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Richard D. Kahlenberg’s Commentary on student transfers under the No Child Left Behind Act (“Helping Children Move From Bad Schools to Good Ones,” June 21, 2006) misses the point, as does the federal law itself. Moving students is not the answer—improving schools is.
No one wants to talk about increasing funding, however, as this strategy is nearly always shot down as a waste of resources. But increasing funding for “bad” schools would not be just throwing money at the problem; instead, it would provide a solution by making all schools good. (If money is not the answer, then why do the best private schools often cost more than $30,000 a year to attend?) In Chicago, many schools operate on the state minimum of $4,500 per pupil per year. Very few of these schools are considered “good.” That designation is reserved for the suburban and magnet schools that spend closer to $12,000 per pupil. Give the “bad” schools new buildings and $12,000 per student, and watch them improve.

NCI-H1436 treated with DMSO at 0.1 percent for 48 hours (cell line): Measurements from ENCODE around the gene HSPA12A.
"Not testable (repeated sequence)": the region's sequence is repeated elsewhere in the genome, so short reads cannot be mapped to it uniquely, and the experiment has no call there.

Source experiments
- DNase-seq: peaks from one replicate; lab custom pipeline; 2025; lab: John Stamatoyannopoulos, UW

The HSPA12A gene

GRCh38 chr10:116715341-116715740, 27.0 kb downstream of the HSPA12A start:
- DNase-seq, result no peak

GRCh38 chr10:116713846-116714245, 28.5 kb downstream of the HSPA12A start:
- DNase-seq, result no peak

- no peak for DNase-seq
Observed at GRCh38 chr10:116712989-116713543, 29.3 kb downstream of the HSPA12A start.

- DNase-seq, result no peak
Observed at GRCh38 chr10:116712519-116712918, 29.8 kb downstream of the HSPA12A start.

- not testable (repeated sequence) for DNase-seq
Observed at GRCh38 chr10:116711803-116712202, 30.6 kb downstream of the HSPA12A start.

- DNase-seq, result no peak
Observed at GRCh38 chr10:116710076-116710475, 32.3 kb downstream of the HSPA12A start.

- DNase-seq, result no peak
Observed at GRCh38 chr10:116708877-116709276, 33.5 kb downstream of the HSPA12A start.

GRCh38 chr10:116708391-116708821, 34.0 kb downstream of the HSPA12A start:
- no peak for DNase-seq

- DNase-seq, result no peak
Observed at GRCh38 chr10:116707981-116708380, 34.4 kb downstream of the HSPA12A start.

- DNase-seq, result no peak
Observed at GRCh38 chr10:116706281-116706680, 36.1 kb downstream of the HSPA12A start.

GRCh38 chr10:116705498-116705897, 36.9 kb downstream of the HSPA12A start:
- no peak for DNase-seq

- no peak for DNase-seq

Increased funding, moreover, would result in higher salaries, and with higher salaries would come better teachers and administrators. Educators then would no longer cut their teeth in tough, low-paying districts, only to move to higher-paying schools once they had proved themselves. Furthermore, if all schools were to pay high salaries, teaching would become a much more marketable profession to college students considering an education major. This would increase the number of teachers and improve the profession nationwide.
Moving students around is not the answer. Maintaining excellent neighborhood schools for all children is.
Lyons Township High School
La Grange, Ill.
A version of this article appeared in the July 26, 2006 edition of Education Week as Moving Children Around Does Not Improve Schools